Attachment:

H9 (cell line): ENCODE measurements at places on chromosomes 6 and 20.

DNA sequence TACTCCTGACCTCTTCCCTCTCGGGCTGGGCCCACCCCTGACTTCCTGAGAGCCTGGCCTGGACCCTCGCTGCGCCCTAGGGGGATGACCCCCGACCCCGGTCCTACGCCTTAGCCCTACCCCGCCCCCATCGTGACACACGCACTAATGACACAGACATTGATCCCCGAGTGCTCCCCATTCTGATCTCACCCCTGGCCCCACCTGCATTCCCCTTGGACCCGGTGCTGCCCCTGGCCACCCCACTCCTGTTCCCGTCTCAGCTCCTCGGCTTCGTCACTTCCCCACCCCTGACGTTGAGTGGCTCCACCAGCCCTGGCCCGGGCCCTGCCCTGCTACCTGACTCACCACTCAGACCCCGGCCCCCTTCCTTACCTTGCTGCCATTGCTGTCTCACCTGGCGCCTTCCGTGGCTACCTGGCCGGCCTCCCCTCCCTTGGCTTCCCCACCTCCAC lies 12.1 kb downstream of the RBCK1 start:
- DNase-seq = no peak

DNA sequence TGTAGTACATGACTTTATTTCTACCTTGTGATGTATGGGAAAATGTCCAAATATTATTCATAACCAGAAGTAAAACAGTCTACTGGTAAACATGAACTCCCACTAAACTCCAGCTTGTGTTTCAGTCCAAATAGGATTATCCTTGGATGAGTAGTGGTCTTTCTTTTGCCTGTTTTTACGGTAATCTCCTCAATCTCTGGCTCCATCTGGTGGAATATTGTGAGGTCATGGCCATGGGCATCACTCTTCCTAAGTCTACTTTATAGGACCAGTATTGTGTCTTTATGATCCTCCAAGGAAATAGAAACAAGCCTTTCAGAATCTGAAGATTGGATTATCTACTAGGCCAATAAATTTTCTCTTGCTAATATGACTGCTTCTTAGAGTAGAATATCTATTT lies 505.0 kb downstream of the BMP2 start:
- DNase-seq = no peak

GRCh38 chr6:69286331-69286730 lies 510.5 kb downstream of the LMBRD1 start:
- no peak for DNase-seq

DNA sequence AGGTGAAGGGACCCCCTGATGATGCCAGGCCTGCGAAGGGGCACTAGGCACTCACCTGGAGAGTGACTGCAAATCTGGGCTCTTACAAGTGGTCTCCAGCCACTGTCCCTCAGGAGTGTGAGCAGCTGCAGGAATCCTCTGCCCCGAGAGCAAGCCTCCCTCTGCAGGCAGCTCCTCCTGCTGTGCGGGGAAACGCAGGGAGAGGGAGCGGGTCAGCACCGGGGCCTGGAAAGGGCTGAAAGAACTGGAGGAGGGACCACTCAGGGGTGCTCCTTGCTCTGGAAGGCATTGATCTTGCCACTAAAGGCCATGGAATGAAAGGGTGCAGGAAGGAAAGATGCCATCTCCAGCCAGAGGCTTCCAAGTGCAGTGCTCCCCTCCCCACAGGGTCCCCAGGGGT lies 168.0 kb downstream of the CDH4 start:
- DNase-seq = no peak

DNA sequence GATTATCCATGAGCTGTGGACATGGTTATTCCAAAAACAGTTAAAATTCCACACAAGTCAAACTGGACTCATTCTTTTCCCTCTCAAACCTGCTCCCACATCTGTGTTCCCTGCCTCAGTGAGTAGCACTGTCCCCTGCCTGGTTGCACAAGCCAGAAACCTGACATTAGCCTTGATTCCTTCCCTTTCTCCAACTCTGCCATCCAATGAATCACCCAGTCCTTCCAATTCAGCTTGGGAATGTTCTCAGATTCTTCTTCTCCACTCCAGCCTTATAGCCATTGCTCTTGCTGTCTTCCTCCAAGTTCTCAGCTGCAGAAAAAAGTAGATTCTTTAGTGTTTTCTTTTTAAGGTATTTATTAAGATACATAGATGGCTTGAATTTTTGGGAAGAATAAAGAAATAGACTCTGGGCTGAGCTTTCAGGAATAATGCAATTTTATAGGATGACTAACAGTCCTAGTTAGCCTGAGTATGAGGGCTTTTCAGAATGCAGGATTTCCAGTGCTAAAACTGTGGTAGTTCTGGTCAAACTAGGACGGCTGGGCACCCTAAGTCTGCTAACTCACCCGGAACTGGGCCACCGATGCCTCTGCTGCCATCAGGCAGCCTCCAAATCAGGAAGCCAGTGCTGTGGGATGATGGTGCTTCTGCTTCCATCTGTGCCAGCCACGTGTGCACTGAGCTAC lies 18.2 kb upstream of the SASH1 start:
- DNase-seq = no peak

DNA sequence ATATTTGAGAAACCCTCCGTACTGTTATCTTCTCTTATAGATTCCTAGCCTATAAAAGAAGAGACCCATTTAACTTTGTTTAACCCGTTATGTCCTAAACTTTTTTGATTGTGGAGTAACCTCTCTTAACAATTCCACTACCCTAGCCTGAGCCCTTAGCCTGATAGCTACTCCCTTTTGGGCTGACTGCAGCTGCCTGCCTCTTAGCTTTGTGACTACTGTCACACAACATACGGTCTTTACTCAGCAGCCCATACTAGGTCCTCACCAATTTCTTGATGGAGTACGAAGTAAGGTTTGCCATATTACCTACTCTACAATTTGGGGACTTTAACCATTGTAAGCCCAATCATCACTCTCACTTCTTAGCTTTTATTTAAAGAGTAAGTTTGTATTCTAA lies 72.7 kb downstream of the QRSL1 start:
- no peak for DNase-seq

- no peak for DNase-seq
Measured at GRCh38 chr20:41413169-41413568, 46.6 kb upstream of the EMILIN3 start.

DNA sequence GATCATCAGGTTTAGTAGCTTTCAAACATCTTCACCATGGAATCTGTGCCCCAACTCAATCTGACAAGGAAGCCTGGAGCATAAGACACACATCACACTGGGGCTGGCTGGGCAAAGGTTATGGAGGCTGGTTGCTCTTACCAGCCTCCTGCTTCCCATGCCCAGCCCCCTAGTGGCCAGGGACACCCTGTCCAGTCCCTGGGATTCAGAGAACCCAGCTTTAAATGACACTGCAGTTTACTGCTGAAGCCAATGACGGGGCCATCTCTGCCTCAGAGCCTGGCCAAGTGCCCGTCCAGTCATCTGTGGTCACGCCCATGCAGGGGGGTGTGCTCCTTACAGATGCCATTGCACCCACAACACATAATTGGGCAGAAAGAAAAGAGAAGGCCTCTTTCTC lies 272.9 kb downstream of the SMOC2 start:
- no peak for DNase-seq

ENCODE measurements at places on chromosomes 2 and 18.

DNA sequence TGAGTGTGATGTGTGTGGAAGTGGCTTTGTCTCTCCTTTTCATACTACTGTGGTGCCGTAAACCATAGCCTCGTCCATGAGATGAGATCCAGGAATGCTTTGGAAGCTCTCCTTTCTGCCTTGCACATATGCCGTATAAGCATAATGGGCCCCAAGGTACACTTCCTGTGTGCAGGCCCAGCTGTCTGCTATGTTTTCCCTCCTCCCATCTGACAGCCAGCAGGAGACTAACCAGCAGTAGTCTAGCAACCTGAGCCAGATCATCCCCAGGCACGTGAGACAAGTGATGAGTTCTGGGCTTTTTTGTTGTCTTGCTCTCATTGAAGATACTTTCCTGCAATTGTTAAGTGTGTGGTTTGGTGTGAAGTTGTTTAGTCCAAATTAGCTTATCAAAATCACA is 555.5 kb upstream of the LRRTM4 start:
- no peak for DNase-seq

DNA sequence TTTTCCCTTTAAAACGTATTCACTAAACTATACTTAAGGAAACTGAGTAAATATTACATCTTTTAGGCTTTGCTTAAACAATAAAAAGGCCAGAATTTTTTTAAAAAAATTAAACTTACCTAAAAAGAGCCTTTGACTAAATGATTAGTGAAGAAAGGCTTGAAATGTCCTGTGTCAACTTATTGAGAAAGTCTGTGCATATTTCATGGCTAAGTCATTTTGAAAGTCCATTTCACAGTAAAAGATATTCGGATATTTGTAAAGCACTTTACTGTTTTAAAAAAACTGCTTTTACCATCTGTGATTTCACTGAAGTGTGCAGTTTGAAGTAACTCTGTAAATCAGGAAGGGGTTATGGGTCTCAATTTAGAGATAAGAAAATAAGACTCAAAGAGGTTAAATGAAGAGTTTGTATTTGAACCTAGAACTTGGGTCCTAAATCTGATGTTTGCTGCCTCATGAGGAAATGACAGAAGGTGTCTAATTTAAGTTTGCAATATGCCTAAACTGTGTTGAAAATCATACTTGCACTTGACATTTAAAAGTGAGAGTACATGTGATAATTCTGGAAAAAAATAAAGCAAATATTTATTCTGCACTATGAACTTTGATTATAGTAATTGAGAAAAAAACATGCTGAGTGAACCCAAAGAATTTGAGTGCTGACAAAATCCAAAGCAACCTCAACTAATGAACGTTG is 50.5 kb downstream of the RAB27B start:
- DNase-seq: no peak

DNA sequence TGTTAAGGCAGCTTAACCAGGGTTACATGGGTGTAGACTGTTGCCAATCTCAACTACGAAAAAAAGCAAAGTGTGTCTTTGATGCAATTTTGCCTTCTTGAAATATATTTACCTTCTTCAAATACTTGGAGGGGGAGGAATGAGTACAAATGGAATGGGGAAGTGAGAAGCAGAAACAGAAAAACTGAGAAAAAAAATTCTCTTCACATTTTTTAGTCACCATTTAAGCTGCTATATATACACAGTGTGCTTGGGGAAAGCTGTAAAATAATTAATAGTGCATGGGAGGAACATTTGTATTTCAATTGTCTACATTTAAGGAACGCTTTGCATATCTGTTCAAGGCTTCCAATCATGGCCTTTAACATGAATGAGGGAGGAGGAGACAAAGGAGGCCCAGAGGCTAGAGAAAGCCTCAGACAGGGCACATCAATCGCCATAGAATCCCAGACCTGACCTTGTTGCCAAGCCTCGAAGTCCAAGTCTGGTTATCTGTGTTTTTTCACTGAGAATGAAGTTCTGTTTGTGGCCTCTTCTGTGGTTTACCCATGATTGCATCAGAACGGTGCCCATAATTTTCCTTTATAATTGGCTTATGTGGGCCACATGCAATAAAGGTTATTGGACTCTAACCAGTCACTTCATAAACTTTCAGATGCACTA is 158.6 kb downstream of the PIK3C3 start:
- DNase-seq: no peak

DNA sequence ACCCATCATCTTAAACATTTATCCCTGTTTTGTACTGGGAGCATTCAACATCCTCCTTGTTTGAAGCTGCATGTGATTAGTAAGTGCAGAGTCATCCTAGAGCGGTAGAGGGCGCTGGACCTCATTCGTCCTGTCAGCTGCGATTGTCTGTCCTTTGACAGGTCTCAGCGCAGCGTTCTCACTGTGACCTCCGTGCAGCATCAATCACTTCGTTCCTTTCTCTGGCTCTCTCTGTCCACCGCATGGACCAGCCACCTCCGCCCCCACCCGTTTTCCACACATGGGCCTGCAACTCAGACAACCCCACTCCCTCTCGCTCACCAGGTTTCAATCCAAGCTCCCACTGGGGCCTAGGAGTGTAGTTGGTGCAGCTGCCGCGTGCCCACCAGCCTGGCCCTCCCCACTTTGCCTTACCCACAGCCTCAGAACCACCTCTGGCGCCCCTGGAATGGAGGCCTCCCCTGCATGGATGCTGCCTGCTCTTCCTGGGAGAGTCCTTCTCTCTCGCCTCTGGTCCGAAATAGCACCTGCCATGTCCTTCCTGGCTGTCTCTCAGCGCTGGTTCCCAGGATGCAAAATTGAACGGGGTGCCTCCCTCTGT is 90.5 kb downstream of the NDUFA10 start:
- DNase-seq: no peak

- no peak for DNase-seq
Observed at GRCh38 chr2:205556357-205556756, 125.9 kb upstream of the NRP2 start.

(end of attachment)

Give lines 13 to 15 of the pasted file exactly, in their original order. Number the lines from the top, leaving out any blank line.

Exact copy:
- no peak for DNase-seq

- no peak for DNase-seq
Measured at GRCh38 chr20:41413169-41413568, 46.6 kb upstream of the EMILIN3 start.